I’m no dentist but as I face Shrek and Donkey with their, bulbous wide open eyes I can’t help but notice their truly terrifying teeth. Fiona is nowhere to be seen and nearby Barney the purple dinosaur looks like he’s been out on the town the night before. His mouth agape in a twisted smile as his beady black eyes stare into your soul.
Thankfully, these characters and their rotting teeth aren’t real, but are also not a part of a deeply weird dream. In reality its a bright Sunday afternoon in the countryside and several excitable kids are running their parents ragged around the 28 acre Den in the Glen. Otherwise known as Storybook Glen.
The three of us felt understandably out of place as we wandered around the grounds as childless adults, but curiosity kills the cat. I think we wanted to discover why this local attraction has received so much attention for ourselves. Receiving plenty of positive and negative recognition since its opening in the 1980s.
A 15 minute drive from Aberdeen, the Storybook Glen is located near Maryculter, a small village along the South Deeside Road to the west of the city. I have little recollection of visiting the park before, although my parents have informed me that I had previously visited as a chubby infant.
The Den includes a restaurant and soft play Centre, both currently closed due to Covid-19 restrictions. Meanwhile, the Glen hosts 94 figures ranging from Humpty Dumpty and his wall to the cast of In the Night Garden. This huge collection of fictional characters are inarguably the most interesting commodity of the attraction.
Don’t get me wrong, several of the figures in the park are very well done. It also feels misplaced for a below par artist like myself to be so critical of the work on display at the Glen. At secondary school level my trees still looked quite dodgy and my hills looked like buttocks protruding into a sky of fluffy sheep. Basically, I’m no Picasso okay.
In truth, Cinderella looks quite resplendent in her well maintained sky blue dress, complete with horse drawn pumpkin carriage. Other highlights include its three miniature castles, a grinning tiger and Puff the Magic Dragon, which coincidentally is one of the only songs I could play on the violin. In a dark twist the tiger was apparently decapitated by a thief in 2012, but seems to have miraculously recovered quite well.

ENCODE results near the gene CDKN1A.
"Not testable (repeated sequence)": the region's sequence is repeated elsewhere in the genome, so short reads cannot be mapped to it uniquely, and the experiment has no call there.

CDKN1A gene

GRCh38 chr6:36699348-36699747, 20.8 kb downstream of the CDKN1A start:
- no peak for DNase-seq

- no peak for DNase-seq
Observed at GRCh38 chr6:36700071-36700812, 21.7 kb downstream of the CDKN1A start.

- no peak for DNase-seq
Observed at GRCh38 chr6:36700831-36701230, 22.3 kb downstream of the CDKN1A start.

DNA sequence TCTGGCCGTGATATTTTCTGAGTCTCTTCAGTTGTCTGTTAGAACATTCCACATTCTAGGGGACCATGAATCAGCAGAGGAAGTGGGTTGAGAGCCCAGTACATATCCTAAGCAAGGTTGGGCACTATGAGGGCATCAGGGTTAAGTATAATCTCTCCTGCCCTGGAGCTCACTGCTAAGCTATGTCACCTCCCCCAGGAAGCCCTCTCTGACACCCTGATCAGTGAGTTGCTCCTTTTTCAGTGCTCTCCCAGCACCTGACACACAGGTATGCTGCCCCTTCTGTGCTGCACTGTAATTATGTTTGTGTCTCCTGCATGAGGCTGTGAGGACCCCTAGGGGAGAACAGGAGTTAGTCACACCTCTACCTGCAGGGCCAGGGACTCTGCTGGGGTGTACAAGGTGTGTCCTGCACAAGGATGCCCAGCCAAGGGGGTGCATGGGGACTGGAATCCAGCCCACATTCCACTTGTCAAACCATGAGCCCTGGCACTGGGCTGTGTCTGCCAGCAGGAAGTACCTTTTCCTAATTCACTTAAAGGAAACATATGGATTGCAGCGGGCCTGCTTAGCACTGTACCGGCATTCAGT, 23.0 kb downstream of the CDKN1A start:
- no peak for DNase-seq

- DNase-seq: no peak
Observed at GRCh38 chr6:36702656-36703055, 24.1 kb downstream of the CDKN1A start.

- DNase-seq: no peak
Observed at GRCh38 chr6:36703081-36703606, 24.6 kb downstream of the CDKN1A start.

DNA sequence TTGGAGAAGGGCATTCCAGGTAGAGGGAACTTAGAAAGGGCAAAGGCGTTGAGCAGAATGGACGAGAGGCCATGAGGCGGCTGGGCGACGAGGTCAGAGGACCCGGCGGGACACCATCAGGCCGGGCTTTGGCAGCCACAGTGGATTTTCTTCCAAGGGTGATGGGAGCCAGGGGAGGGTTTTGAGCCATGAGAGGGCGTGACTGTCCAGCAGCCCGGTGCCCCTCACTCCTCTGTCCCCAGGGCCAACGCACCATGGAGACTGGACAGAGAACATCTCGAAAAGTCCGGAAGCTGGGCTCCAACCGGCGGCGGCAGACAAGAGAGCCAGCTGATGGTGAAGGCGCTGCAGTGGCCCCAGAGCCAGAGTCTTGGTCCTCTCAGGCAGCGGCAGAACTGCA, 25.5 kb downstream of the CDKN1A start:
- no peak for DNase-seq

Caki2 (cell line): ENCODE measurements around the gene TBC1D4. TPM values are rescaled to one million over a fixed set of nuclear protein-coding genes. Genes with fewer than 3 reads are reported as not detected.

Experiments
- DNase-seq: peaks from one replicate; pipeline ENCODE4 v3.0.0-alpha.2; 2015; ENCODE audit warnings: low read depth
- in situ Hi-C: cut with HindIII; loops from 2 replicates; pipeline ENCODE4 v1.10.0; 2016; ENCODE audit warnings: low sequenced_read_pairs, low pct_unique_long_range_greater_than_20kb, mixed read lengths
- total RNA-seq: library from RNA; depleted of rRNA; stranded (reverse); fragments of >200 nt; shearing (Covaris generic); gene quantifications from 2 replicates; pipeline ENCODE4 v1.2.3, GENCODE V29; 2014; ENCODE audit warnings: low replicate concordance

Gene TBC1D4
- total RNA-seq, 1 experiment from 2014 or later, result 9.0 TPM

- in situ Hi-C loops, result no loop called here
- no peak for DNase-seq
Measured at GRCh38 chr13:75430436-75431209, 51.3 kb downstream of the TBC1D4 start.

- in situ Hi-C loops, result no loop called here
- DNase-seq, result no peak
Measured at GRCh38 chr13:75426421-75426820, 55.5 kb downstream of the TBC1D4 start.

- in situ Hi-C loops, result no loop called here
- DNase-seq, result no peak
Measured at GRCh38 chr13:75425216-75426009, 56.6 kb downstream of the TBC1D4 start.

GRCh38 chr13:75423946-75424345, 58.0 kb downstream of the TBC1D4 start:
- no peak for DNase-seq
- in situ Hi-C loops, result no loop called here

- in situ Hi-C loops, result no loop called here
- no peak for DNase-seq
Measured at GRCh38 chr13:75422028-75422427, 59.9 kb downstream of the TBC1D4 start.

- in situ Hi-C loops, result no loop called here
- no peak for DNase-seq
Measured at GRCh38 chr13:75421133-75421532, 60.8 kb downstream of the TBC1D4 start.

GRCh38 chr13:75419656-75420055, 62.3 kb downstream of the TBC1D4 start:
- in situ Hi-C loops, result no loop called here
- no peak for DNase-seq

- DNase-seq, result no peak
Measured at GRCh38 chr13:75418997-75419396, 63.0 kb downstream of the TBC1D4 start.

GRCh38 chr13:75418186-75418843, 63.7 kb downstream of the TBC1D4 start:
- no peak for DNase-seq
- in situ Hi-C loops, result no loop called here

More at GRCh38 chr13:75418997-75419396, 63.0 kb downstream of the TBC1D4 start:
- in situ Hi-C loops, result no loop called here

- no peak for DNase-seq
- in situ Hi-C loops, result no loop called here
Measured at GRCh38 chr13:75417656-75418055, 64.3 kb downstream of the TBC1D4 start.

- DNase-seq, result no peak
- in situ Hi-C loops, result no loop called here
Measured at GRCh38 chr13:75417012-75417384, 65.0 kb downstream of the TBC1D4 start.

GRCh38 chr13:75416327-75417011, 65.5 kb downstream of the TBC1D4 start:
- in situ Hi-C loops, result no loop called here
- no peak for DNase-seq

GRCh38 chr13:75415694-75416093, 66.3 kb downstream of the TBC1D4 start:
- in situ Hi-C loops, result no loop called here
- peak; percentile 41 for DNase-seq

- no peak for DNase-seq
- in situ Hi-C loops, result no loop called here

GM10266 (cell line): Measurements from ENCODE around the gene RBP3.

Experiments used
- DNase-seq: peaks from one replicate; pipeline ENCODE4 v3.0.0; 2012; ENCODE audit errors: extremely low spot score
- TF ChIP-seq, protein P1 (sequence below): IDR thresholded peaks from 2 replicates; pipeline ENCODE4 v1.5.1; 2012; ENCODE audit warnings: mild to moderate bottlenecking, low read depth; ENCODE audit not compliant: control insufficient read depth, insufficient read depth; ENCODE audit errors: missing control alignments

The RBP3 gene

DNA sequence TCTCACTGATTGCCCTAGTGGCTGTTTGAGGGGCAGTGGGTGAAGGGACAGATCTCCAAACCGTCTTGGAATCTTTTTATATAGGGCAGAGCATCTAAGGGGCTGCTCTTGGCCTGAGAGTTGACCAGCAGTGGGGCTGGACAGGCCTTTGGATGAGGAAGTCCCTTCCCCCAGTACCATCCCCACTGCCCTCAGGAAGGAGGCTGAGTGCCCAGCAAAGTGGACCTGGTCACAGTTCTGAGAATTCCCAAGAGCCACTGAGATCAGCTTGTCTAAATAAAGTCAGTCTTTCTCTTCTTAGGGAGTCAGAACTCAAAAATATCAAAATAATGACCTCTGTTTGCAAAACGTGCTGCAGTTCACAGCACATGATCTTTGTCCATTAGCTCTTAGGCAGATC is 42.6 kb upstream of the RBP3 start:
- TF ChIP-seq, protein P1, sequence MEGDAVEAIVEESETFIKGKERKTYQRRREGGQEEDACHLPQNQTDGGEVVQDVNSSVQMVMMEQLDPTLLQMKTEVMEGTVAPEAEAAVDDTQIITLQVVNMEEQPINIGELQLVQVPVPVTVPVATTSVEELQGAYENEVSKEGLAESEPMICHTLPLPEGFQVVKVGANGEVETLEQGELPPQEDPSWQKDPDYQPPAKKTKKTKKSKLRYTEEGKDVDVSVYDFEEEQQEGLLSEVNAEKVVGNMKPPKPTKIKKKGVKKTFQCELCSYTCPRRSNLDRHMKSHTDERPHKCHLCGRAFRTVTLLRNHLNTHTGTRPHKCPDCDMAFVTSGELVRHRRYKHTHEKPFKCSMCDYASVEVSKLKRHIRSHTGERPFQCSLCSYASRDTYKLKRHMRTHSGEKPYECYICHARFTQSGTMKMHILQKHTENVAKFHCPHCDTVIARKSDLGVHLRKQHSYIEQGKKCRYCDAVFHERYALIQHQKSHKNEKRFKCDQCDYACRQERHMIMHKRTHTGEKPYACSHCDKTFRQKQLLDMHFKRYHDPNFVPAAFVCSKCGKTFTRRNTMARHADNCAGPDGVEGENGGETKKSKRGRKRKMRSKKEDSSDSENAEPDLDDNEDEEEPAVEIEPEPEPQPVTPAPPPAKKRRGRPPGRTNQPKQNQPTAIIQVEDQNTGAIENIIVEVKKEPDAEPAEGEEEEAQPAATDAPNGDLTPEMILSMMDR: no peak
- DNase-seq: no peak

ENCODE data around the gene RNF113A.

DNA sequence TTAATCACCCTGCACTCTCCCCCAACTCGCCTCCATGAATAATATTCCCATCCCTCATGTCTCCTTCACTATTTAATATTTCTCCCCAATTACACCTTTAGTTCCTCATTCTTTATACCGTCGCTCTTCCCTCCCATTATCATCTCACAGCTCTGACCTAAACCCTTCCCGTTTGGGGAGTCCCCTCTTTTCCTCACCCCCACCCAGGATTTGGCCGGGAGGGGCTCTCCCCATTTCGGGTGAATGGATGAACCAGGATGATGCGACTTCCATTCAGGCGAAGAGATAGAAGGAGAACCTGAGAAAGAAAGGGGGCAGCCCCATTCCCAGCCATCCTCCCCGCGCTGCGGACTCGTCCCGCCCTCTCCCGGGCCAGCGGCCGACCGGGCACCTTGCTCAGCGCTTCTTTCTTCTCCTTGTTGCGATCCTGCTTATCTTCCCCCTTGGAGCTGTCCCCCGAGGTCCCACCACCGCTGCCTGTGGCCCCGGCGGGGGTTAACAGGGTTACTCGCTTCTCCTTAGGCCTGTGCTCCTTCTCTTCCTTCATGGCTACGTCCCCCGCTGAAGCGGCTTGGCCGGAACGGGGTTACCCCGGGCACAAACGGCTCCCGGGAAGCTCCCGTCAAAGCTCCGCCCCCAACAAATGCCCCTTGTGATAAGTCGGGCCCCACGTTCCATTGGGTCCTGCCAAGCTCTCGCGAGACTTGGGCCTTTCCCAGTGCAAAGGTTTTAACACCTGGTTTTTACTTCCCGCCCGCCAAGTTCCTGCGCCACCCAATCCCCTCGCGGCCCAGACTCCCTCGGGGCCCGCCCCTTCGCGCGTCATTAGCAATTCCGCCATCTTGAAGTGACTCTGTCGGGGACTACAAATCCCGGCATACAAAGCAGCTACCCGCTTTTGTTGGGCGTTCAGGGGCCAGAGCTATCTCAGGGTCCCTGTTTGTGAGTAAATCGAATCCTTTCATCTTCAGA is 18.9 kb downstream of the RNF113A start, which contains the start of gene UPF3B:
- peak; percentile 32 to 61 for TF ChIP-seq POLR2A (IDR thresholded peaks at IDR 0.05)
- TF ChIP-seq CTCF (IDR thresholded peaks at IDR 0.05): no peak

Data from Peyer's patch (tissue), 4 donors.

These caveats aside, its not too difficult to see why the well attended attraction aimed at young children has previously been labelled as nightmarish. As mentioned, everyone’s favourite purple dinosaur is quite terrifying and several others could definitely do with a fresh lick paint.
Meanwhile, on the other side of the park Fireman Sam looks like he’s suffered a particularly hard paper round and the Teletubbies look like they been eating too much tubby custard. Nearby, Postman Pat is joined by a red van which he would struggle to fit in with his colossally oversized noggin.
Pat and Sam are child’s play compared to the miniature Emerald Castle though, complete with a worse for wear lion, a tin man with little heart and a scarecrow who’s peeling nightmare of a face topped the lot.
Lisa Simpson does however, offer stiff competition to the Wizard of Oz gang, her saxophone attached to her featureless face for the rest of eternity. The older Simpson sister stands next to her brother, Bart, his eyes bulging out of his head as he balances on a skateboard with his eight fingers outstretched.
In 2011 the site bared witness to the shocking discovery of a dead body amongst its grounds in a darker dose of reality. The man in his 20s was initially mistaken for a vandalised figure by a family, before they discovered something much more horrifying than that on closer inspection.
There is however, a noticeable appeal to Storybook Glen, especially for those children who are easily captivated by the site of their favourite fictional characters all in the same place. We were lucky enough to get a nice day for our wee outing amongst its picturesque grounds, but I don’t think I quite rediscovered my childhood.
The Glen also homes a couple of pigs, some bunny rabbits and chickens, which seem to appear from thin air, in its Old Macdonald’s farm section for any animal lovers. But I’m not sure I would return anytime soon, even to go and see the real highland cow which we somehow managed to miss.
And yet, Storybook Glen was well worth a look around on a day when I didn’t have much else going. If nothing else, the staggering amount of caricatures offer a unique experience to its many visitors who are hopefully a little less cynical and younger than myself.